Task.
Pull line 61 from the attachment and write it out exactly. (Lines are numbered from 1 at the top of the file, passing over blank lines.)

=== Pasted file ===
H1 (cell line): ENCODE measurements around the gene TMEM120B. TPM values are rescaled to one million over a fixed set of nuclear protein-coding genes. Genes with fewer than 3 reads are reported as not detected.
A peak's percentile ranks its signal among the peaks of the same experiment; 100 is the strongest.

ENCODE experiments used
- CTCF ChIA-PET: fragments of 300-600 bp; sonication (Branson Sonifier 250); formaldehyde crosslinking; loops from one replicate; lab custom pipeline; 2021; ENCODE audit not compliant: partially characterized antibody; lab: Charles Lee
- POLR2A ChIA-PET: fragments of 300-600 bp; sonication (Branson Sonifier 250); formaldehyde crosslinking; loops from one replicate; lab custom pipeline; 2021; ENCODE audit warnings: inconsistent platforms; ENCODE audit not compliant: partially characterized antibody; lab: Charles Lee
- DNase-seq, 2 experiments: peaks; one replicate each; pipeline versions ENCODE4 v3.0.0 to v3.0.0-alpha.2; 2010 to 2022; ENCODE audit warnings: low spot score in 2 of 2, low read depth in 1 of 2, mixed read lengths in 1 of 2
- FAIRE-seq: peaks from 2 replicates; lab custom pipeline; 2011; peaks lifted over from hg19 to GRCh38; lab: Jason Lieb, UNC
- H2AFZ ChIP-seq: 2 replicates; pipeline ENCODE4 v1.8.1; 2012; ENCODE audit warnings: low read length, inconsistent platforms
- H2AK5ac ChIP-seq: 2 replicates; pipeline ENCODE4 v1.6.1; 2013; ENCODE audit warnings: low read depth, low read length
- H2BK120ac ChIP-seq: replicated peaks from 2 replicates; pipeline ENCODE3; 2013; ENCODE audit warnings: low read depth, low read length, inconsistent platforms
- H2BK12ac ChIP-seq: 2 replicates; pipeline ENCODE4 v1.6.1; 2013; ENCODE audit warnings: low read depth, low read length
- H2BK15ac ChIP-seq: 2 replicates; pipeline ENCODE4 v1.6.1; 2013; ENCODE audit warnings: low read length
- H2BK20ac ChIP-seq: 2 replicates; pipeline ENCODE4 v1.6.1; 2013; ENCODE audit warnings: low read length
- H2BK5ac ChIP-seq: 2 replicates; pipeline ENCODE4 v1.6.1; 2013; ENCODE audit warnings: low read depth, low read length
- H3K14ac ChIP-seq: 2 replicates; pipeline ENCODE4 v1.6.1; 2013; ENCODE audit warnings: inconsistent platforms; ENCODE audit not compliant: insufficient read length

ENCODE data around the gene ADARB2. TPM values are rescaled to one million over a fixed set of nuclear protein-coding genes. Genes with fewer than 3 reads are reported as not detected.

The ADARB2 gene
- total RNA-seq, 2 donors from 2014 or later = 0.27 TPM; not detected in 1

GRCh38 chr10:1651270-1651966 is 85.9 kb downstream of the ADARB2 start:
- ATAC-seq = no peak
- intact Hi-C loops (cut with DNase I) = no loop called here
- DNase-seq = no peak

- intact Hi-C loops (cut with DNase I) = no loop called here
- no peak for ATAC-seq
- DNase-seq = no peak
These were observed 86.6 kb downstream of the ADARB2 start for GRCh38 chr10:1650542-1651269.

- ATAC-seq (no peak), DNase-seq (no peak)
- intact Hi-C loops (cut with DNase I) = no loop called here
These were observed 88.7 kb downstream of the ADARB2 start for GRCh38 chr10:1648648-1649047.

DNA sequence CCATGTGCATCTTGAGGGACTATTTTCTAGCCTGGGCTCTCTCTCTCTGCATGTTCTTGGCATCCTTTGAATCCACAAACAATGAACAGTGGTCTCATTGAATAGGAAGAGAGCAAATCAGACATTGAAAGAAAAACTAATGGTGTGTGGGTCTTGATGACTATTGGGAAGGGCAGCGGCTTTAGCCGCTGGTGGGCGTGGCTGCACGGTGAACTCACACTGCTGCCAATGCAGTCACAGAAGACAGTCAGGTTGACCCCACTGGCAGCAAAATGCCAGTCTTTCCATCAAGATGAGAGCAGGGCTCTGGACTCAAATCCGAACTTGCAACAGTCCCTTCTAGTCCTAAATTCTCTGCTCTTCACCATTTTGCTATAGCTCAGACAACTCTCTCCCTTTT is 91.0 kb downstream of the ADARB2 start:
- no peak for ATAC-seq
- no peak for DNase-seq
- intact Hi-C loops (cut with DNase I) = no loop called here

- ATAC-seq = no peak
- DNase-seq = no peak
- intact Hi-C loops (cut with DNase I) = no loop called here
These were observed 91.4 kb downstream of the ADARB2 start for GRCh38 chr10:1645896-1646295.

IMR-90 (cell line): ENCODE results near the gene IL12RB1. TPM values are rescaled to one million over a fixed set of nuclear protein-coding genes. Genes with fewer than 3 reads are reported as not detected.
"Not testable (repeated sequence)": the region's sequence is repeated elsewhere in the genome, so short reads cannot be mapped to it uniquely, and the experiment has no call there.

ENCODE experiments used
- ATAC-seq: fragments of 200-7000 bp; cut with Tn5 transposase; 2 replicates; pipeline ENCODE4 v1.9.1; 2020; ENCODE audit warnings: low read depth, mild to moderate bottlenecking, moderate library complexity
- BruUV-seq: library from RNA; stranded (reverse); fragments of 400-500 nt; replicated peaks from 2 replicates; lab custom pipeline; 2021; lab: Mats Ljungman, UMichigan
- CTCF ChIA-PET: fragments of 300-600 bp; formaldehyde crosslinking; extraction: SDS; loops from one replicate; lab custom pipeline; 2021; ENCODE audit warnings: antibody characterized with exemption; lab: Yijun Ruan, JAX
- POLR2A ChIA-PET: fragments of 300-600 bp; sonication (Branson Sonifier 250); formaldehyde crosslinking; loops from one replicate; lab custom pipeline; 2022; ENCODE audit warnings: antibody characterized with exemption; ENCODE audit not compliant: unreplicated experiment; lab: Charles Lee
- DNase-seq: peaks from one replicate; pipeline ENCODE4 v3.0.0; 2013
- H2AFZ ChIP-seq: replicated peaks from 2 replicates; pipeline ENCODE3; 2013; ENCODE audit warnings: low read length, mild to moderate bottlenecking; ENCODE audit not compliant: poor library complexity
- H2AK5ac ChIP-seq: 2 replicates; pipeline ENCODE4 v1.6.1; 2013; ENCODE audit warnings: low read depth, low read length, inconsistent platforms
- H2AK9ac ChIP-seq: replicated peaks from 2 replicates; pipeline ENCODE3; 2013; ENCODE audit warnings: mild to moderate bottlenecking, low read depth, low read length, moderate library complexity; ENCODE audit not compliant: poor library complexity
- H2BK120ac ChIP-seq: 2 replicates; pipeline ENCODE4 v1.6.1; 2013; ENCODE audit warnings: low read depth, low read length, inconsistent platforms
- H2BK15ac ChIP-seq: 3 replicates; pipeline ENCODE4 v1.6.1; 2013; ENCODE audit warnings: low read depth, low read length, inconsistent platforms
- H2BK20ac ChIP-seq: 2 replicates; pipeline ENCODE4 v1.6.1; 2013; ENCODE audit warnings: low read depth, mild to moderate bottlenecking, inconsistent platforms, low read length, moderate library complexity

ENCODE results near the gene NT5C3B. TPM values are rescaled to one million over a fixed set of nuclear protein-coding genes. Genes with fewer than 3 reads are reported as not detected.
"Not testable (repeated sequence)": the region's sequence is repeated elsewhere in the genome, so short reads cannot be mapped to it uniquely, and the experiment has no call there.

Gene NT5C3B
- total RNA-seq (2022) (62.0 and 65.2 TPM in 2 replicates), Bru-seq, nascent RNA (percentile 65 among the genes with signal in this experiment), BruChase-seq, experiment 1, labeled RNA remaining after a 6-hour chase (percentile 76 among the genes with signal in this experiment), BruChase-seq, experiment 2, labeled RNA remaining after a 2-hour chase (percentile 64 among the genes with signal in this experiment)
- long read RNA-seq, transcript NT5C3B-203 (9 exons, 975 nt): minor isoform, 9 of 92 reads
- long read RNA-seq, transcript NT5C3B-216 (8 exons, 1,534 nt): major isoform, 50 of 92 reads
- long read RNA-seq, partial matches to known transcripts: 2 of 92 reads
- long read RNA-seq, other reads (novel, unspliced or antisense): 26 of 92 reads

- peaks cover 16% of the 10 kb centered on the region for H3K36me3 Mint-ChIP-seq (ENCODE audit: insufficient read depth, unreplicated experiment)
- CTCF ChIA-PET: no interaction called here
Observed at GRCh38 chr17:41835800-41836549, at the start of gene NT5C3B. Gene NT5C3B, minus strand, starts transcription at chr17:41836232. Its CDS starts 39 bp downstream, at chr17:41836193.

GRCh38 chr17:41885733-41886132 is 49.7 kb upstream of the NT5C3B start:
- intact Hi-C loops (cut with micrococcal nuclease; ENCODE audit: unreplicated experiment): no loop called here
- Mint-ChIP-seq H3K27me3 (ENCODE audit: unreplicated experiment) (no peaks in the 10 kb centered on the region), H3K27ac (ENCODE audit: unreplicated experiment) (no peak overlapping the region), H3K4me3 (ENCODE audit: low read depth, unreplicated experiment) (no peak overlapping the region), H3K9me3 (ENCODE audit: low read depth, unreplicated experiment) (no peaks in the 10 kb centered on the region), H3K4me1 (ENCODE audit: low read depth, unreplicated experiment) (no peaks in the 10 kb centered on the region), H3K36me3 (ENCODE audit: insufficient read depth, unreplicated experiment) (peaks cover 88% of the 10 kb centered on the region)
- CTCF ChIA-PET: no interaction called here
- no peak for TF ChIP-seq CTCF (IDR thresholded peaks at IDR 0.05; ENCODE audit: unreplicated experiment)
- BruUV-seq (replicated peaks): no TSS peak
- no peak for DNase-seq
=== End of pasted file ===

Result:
- CTCF ChIA-PET: no interaction called here